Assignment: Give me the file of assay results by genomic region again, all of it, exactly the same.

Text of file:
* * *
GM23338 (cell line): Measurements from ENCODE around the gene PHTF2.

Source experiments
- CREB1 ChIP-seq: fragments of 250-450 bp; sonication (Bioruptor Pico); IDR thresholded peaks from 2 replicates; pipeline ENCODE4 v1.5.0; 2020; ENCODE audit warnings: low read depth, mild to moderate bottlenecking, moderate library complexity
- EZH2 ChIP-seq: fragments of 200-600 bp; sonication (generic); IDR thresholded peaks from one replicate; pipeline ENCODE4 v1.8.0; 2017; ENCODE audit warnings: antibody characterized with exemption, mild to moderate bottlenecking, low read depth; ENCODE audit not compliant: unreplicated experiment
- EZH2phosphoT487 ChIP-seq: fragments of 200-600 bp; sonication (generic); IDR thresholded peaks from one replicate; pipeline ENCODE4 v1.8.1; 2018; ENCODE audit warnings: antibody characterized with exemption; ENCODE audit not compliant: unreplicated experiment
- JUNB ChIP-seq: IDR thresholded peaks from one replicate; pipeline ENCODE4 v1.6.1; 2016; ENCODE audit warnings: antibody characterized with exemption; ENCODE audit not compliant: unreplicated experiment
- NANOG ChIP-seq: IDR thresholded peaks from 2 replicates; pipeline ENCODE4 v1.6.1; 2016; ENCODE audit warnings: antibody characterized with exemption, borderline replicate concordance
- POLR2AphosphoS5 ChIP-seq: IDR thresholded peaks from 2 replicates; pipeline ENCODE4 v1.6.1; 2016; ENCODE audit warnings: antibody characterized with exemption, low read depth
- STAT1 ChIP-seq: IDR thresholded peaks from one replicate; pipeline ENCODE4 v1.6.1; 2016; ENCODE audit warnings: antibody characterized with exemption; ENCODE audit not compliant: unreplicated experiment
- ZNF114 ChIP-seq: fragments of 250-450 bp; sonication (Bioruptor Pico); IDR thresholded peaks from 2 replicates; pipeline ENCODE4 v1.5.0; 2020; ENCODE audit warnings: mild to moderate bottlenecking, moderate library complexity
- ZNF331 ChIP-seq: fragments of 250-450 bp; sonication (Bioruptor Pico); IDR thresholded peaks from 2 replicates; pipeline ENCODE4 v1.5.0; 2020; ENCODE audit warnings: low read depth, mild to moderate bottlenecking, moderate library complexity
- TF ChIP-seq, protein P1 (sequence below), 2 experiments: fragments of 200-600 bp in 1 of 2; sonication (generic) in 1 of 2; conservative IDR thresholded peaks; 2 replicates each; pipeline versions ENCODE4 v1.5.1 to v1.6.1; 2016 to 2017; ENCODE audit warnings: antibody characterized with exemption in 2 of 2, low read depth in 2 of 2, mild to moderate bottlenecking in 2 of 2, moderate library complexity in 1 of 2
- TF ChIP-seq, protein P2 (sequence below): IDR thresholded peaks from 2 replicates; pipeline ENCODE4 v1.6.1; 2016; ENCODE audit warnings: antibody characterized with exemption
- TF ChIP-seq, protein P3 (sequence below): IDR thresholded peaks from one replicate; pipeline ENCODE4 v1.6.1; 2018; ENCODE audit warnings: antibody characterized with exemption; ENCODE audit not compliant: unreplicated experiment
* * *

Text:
GM23338 (cell line): Measurements from ENCODE around the gene PHTF2.

Source experiments
- CREB1 ChIP-seq: fragments of 250-450 bp; sonication (Bioruptor Pico); IDR thresholded peaks from 2 replicates; pipeline ENCODE4 v1.5.0; 2020; ENCODE audit warnings: low read depth, mild to moderate bottlenecking, moderate library complexity
- EZH2 ChIP-seq: fragments of 200-600 bp; sonication (generic); IDR thresholded peaks from one replicate; pipeline ENCODE4 v1.8.0; 2017; ENCODE audit warnings: antibody characterized with exemption, mild to moderate bottlenecking, low read depth; ENCODE audit not compliant: unreplicated experiment
- EZH2phosphoT487 ChIP-seq: fragments of 200-600 bp; sonication (generic); IDR thresholded peaks from one replicate; pipeline ENCODE4 v1.8.1; 2018; ENCODE audit warnings: antibody characterized with exemption; ENCODE audit not compliant: unreplicated experiment
- JUNB ChIP-seq: IDR thresholded peaks from one replicate; pipeline ENCODE4 v1.6.1; 2016; ENCODE audit warnings: antibody characterized with exemption; ENCODE audit not compliant: unreplicated experiment
- NANOG ChIP-seq: IDR thresholded peaks from 2 replicates; pipeline ENCODE4 v1.6.1; 2016; ENCODE audit warnings: antibody characterized with exemption, borderline replicate concordance
- POLR2AphosphoS5 ChIP-seq: IDR thresholded peaks from 2 replicates; pipeline ENCODE4 v1.6.1; 2016; ENCODE audit warnings: antibody characterized with exemption, low read depth
- STAT1 ChIP-seq: IDR thresholded peaks from one replicate; pipeline ENCODE4 v1.6.1; 2016; ENCODE audit warnings: antibody characterized with exemption; ENCODE audit not compliant: unreplicated experiment
- ZNF114 ChIP-seq: fragments of 250-450 bp; sonication (Bioruptor Pico); IDR thresholded peaks from 2 replicates; pipeline ENCODE4 v1.5.0; 2020; ENCODE audit warnings: mild to moderate bottlenecking, moderate library complexity
- ZNF331 ChIP-seq: fragments of 250-450 bp; sonication (Bioruptor Pico); IDR thresholded peaks from 2 replicates; pipeline ENCODE4 v1.5.0; 2020; ENCODE audit warnings: low read depth, mild to moderate bottlenecking, moderate library complexity
- TF ChIP-seq, protein P1 (sequence below), 2 experiments: fragments of 200-600 bp in 1 of 2; sonication (generic) in 1 of 2; conservative IDR thresholded peaks; 2 replicates each; pipeline versions ENCODE4 v1.5.1 to v1.6.1; 2016 to 2017; ENCODE audit warnings: antibody characterized with exemption in 2 of 2, low read depth in 2 of 2, mild to moderate bottlenecking in 2 of 2, moderate library complexity in 1 of 2
- TF ChIP-seq, protein P2 (sequence below): IDR thresholded peaks from 2 replicates; pipeline ENCODE4 v1.6.1; 2016; ENCODE audit warnings: antibody characterized with exemption
- TF ChIP-seq, protein P3 (sequence below): IDR thresholded peaks from one replicate; pipeline ENCODE4 v1.6.1; 2018; ENCODE audit warnings: antibody characterized with exemption; ENCODE audit not compliant: unreplicated experiment